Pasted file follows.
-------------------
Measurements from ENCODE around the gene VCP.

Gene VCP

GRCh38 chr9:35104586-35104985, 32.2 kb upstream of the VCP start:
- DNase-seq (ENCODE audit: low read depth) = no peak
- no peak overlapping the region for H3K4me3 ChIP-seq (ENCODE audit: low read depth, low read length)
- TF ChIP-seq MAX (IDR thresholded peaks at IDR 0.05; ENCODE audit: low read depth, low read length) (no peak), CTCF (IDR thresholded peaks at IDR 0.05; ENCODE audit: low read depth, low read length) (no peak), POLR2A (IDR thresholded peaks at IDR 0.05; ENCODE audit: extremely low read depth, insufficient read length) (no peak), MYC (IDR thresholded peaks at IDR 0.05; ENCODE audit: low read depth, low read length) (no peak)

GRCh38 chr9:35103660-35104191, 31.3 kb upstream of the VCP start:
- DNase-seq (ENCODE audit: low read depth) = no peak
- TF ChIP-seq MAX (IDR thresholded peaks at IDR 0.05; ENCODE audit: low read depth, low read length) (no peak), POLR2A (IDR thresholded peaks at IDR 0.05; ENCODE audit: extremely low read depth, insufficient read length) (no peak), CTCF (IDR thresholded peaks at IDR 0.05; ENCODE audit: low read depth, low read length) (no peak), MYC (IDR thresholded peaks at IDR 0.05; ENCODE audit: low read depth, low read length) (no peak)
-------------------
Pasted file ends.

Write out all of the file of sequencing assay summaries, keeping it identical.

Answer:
Measurements from ENCODE around the gene VCP.

Gene VCP

GRCh38 chr9:35104586-35104985, 32.2 kb upstream of the VCP start:
- DNase-seq (ENCODE audit: low read depth) = no peak
- no peak overlapping the region for H3K4me3 ChIP-seq (ENCODE audit: low read depth, low read length)
- TF ChIP-seq MAX (IDR thresholded peaks at IDR 0.05; ENCODE audit: low read depth, low read length) (no peak), CTCF (IDR thresholded peaks at IDR 0.05; ENCODE audit: low read depth, low read length) (no peak), POLR2A (IDR thresholded peaks at IDR 0.05; ENCODE audit: extremely low read depth, insufficient read length) (no peak), MYC (IDR thresholded peaks at IDR 0.05; ENCODE audit: low read depth, low read length) (no peak)

GRCh38 chr9:35103660-35104191, 31.3 kb upstream of the VCP start:
- DNase-seq (ENCODE audit: low read depth) = no peak
- TF ChIP-seq MAX (IDR thresholded peaks at IDR 0.05; ENCODE audit: low read depth, low read length) (no peak), POLR2A (IDR thresholded peaks at IDR 0.05; ENCODE audit: extremely low read depth, insufficient read length) (no peak), CTCF (IDR thresholded peaks at IDR 0.05; ENCODE audit: low read depth, low read length) (no peak), MYC (IDR thresholded peaks at IDR 0.05; ENCODE audit: low read depth, low read length) (no peak)